Optic Neuritis is a rare manifestation of Neuroborreliosis and we present the only case in the literature diagnosed by the gold standard two-tier testing procedure of ELISA and Immunoblot. A previously fit 50-year-old theology teacher had a flu-like illness in January 2010 and suffered from fatigue for 2 months. In April he had right arm and facial paraesthesia. MRI Brain was unremarkable. He was fitted with a pacemaker in September as long pauses were discovered on Holter monitoring. In October he developed painful eye movements and over the course of a few days his visual acuity and colour vision deteriorated and he was diagnosed with optic neuritis.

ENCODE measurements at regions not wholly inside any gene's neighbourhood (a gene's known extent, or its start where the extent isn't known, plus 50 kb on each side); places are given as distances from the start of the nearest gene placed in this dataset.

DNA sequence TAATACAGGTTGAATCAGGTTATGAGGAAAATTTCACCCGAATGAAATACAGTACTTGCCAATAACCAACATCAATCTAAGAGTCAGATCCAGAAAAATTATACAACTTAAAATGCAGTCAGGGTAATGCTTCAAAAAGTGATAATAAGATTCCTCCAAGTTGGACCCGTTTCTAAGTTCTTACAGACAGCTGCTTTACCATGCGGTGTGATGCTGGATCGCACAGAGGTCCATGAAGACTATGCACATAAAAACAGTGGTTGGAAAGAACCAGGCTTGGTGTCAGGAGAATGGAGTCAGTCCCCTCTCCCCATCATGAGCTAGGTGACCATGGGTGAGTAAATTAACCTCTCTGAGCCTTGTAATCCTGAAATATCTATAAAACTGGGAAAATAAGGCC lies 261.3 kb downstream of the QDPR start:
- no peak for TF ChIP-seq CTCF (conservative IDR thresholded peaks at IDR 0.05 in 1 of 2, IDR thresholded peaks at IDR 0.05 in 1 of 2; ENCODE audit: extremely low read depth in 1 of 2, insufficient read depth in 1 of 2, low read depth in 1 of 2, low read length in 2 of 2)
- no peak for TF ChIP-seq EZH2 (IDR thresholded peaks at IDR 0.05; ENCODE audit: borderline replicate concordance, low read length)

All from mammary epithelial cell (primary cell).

Two months later he presented to the neurology department with a 3 week history of bladder and bowel dysfunction, ascending sensory symptoms and leg weakness. Physical examination revealed a spastic paraparesis. CSF consisted mainly of lymphocytes (283 µl), an elevated protein (1.11) and occasional plasma cells. He had strongly positive serum and CSF IgM and IgG titres for borrelia on both ELISA and immunoblot testing. He had a previous tick bite and had numerous exposures in Germany, Hungary and the New Forest. He was treated with intravenous ceftriaxone and he improved such that he could walk again. This case demonstrates the clinical heterogeneity of Neuroborreliosis and earlier recognition of this as a cause of optic neuritis could prevent development of more devastating consequences such as transverse myelitis.
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